Brian Evenson


  • In 2012, his collection Windeye was nominated for a Shirley Jackson Award.
  • In 2012, his novel Immobility was nominated for a Shirley Jackson Award.
  • In 2010, his novel Last Days won the ALA/RUSA prize for Best Horror novel of 2009.
  • In 2010, his short story collection Fugue State was a finalist for the 2009 World Fantasy Award.
  • In 2009, his novel Last Days was nominated for a Shirley Jackson Award.
  • In 2007, The Open Curtain was also a finalist for an Edgar Award and an International Horror Guild Award.
  • In 1998, he received an O. Henry Award for his story “Two Brothers”.
  • In 1995, Evenson received a Creative Writer’s Fellowship from the National Endowment for the Arts (NEA).

Works of Fiction: A Collapse of Horses: Stories (forthcoming 2016), The Lords of Salem as B.K. Evenson, with Rob Zombie (March 2013), Dead Space: Catalyst as B.K. Evenson (October 2012) Windeye: Stories (June 2012), Immobility (April 2012, Tor Books), Dead Space: Martyr as B.K. Evenson (2010), Fugue State (2009), Last Days (2009), Aliens: No Exit as B.K. Evenson (2008), The Open Curtain (2008), The Wavering Knife: Stories (2004), Father of Lies (1998), Prophets and Brothers (1997), Din of Celestial Birds (1997), Altmann’s Tongue (1994).

Works of Non-Fiction: Ed vs. Yummy Fur (or, What Happens When a Serial Comic Becomes a Graphic Novel) (2014), Understanding Robert Coover (2003).

Works of Translation: Prisoner of the Vampires of Mars by Gustave Le Rouge [co-translated with David Beus] (2015), Incidents in the Night by David B.[co-translated with Sarah Evenson] (2014), The Botanical Garden by Jean Frémon (2012), The Last of the Egyptians by Gerard Macé (2011), In the Time of the Blue Ball by Manuela Draeger [co-translated with Valerie Evenson] (2011), Bunker Anatomy by Christophe Claro (2010), Donogoo-Tonka, or the Miracles of Science by Jules Romain (2009), “The Paradoxes of Robert Ryman” by Jean Frémon (2008) Electric Flesh by Christophe Claro (2006), Red Haze by Christian Gailly [co-translated with David Beus] (2005), Mountain Rby Jacques Jouet (2004), Giacometti: Three Essays by Jacques Dupin (2003), The Passion of Martin Fissel Brandt by Christian Gailly (2002),”Painting” by Jean Frémon (1999).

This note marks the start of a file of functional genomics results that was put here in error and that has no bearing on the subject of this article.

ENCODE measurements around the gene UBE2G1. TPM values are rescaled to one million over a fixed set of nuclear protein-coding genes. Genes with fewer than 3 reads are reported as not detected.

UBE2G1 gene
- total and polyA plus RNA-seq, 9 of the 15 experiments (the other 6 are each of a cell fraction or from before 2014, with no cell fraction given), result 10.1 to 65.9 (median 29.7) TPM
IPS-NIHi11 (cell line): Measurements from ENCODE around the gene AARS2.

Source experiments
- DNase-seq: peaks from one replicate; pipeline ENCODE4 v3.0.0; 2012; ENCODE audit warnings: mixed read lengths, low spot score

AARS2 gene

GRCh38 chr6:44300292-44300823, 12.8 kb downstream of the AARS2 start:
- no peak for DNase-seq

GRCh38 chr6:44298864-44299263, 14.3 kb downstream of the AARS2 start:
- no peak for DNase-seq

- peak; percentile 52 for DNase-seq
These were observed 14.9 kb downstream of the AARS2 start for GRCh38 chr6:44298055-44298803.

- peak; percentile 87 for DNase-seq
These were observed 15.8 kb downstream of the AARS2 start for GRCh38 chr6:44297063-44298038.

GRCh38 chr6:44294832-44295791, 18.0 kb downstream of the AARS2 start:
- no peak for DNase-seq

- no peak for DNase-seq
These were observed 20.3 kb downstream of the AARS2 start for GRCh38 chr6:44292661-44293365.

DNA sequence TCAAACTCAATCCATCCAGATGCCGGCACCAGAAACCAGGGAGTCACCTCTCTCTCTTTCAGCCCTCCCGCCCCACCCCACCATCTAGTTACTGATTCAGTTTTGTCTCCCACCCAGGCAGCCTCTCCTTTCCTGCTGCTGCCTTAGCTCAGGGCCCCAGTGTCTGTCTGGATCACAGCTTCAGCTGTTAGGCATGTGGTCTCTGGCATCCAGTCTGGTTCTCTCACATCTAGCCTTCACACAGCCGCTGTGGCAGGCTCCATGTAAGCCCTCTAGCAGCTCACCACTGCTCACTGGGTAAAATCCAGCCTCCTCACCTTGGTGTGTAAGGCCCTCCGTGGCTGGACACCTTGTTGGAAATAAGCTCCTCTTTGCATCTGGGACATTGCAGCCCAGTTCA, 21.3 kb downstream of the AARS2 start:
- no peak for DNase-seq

Recordings: Altmann’s Tongue by Brian Evenson with Xingu Hill & Tamarin (2005). Currently available from many legal mp3 sites (Amie Street, Emusic, iTunes, Amazon etc.). Also, available as a CD.

TEACHING: Evenson has taught at Oklahoma State University, Syracuse University and the University of Denver. From 2003 to 2015, Evenson was Professor of Literary Arts at Brown University but has accepted a new position to teach at CalArts starting in 2016. He has also been a keynote speaker and panelist in numerous writers’ conferences and festivals.

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Tausha Johnson, HWWT Programme Director, has a long history teaching creative writing throughout Europe, including courses and projects commissioned by the EU such as Write Now, Write Our Future, Sharp Quills and Literacy Theatre: Using Poetry and Performance in the Adult Workshop. In May 2014 she was invited to be the expert speaker on creative writing by the Council of Europe in Strasbourg, France. She received her M.Litt in Creative Writing from the University of St. Andrews, Scotland and holds a Baccalaureate in English Literature from UC Berkeley. Her poetry and prose have appeared in numerous literary journals and university publications, most recently HWA Poetry Showcase, Danse Macabre and Vine Leaves Literary Journal. She is the author of Writing Reloaded, a workshop companion for teachers and facilitators. Tausha has always been fascinated with literature that explores darker themes. While living a year in Japan, Tausha studied classical Japanese writing forms with an emphasis in traditional Japanese ghost stories. If asked to list her influences, it would look something like this: E.A. Poe, Flannery O’Conner, Shirley Jackson, Toni Morrison, Joyce Carol Oats, Margaret Atwood, Donna Tartt, and Haruki Murakami. Among the contemporary poets, she’s draw to the hauntingly playful poems of Zachary Schomburg, the magical realism of Lucia Perillo, the surrealism of Aase Berge, the dark, fantastical poems by Carol Ann Duffy and countless horror poets, among them Helen Marshall and Christina Sng. Tausha’s most recent writing looks at the darker side of human nature, including human cruelty, mental instability and breakdown as well as superstitions and belief in the supernatural. Originally from Idaho, she has spent the past thirteen years living and writing in Europe. She now lives in Spain with two black cats and a Spanish mastin that has a striking resemblance to Cujo. She blogs at

creative workshop, writers seminar, richard thomas

Ina Lolescu, Programme Coordinator and host, Ina oversees all administrative and logistical tasks for the workshop. For more than a decade, she has coordinated and organized many projects and events on national and international levels, including projects with The European Commission and the Council of Europe, as well as various international NGOs. She is also our Romanian guide and organizer. Native to Romania, she will facilitate communication with the locals, both those living and non-living. She would like to use this space to remind you to bring plenty of garlic and crucifixes for your stay.

“Vă invit acasă la mine, acasă la Dracula.”

“I read that every known superstition in the world is gathered into the horseshoe of the Carpathians, as if it were the centre of some sort of imaginative whirlpool; if so my stay may be very interesting.” – Dracula, Bram Stoker

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